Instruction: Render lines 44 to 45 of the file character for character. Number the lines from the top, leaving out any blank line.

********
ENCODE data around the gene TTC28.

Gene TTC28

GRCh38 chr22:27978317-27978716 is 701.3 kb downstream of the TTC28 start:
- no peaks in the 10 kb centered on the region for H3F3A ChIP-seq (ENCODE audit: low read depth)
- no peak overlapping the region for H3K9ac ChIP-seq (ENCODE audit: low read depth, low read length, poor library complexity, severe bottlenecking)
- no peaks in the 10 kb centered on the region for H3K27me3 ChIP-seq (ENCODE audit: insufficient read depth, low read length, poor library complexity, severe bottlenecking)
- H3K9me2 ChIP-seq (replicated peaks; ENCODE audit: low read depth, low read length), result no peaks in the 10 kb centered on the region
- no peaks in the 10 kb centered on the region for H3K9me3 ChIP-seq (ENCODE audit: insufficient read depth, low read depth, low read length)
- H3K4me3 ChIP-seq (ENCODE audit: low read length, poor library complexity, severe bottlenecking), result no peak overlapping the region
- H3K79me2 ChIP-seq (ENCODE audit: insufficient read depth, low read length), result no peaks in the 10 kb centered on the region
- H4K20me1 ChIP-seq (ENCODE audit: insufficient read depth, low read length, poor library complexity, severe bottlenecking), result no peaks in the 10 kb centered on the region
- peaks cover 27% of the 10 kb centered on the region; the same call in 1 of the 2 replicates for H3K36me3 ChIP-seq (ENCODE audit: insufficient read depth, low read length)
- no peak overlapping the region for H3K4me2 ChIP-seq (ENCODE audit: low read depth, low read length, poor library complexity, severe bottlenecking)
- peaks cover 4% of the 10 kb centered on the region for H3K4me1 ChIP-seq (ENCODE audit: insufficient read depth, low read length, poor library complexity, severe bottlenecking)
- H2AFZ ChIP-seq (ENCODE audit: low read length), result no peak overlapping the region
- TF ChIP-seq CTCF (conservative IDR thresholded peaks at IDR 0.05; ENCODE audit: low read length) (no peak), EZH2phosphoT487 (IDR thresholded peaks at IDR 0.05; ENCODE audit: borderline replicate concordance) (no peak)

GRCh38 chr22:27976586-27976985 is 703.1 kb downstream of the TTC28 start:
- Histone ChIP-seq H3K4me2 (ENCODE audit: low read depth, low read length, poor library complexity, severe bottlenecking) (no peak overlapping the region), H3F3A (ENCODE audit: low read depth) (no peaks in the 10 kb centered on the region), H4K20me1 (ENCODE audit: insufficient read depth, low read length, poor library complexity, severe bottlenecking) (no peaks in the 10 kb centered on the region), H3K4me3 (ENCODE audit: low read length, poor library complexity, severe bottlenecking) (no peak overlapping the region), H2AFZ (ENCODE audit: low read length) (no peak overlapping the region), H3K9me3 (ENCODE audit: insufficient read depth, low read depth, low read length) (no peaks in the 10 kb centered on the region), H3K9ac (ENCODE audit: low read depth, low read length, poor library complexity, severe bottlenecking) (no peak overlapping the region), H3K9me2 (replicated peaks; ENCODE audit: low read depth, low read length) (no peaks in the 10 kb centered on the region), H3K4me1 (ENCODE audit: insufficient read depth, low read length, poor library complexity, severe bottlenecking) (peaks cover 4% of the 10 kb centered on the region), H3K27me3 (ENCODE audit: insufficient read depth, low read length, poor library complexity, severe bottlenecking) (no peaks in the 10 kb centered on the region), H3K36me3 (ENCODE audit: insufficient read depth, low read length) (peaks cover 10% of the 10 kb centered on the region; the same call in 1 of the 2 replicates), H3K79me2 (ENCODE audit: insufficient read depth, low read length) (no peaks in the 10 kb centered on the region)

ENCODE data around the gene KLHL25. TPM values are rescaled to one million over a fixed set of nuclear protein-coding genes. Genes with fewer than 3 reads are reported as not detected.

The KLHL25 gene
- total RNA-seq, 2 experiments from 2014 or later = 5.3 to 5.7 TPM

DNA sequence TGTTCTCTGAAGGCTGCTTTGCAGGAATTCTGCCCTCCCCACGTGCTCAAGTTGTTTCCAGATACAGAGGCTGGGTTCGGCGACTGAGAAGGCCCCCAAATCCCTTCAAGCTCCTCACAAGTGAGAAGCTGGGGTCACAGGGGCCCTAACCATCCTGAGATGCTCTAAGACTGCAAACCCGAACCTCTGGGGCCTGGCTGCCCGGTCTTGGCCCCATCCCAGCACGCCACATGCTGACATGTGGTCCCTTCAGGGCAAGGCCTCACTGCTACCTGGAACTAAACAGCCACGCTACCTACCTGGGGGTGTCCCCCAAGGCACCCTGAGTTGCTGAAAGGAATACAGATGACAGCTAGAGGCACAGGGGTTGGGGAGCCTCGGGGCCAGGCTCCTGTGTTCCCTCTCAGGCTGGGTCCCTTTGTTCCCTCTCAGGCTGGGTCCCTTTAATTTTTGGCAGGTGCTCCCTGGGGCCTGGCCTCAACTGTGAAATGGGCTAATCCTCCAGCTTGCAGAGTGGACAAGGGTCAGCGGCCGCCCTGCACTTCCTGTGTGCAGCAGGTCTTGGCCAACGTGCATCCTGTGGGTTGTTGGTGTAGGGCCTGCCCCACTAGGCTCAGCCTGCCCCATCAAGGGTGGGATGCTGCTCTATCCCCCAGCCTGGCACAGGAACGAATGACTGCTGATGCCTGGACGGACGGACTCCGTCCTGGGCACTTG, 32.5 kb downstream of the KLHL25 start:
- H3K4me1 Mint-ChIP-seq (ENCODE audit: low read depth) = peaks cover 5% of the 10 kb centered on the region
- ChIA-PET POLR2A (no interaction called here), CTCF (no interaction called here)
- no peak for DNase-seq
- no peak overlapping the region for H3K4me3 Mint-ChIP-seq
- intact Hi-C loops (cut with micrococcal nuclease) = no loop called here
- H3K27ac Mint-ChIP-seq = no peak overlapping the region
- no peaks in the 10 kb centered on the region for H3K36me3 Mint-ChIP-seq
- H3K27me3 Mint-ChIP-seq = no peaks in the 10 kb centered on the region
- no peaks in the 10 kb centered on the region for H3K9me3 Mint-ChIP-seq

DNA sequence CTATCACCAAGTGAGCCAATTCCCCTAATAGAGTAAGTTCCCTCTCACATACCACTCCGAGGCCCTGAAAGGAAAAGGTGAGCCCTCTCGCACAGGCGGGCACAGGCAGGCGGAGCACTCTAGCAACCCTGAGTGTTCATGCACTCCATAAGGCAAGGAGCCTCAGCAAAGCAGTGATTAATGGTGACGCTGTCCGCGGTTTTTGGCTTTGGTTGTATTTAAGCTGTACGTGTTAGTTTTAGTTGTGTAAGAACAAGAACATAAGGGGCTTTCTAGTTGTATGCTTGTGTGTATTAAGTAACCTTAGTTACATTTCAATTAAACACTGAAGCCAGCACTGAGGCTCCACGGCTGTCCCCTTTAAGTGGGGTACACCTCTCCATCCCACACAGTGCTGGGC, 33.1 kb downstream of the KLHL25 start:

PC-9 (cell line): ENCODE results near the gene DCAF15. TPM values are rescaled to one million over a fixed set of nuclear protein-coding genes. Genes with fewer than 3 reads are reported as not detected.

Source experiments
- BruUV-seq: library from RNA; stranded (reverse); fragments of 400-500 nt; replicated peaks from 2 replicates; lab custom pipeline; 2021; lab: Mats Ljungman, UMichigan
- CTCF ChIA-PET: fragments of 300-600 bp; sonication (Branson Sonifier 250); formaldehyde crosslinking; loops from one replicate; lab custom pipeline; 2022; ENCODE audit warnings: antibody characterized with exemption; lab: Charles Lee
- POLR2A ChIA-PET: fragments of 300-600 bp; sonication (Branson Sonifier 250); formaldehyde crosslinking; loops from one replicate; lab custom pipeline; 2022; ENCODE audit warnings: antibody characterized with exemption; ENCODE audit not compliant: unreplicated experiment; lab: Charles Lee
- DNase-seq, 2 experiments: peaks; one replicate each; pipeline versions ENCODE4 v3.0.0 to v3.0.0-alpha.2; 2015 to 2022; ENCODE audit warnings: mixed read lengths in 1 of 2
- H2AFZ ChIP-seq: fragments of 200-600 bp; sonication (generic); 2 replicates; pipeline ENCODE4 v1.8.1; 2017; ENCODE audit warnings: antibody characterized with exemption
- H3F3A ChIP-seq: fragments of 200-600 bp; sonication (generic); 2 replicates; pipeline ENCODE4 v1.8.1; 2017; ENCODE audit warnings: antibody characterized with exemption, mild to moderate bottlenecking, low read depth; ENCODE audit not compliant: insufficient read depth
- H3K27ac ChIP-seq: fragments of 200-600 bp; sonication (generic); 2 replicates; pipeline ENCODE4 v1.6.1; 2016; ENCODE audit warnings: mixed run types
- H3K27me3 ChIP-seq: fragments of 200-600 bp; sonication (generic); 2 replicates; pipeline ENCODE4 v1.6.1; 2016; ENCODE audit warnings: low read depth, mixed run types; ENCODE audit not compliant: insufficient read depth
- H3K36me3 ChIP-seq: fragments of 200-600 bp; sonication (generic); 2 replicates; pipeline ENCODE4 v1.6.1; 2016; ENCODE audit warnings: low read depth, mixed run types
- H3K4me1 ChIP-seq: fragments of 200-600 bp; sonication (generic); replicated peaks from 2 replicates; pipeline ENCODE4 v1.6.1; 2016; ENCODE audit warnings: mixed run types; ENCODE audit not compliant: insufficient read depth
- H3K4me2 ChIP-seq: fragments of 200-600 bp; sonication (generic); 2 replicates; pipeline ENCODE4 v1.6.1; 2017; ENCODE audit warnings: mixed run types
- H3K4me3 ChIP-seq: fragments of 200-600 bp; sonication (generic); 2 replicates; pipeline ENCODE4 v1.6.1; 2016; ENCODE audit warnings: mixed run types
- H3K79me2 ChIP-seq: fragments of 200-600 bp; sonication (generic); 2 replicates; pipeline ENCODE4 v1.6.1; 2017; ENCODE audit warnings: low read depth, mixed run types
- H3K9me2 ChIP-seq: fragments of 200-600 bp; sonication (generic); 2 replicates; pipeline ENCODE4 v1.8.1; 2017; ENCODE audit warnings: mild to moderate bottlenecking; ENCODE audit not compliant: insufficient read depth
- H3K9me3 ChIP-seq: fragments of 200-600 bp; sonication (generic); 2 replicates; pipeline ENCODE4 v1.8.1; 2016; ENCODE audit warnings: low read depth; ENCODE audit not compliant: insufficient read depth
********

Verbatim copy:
- H3K4me1 ChIP-seq: fragments of 200-600 bp; sonication (generic); replicated peaks from 2 replicates; pipeline ENCODE4 v1.6.1; 2016; ENCODE audit warnings: mixed run types; ENCODE audit not compliant: insufficient read depth
- H3K4me2 ChIP-seq: fragments of 200-600 bp; sonication (generic); 2 replicates; pipeline ENCODE4 v1.6.1; 2017; ENCODE audit warnings: mixed run types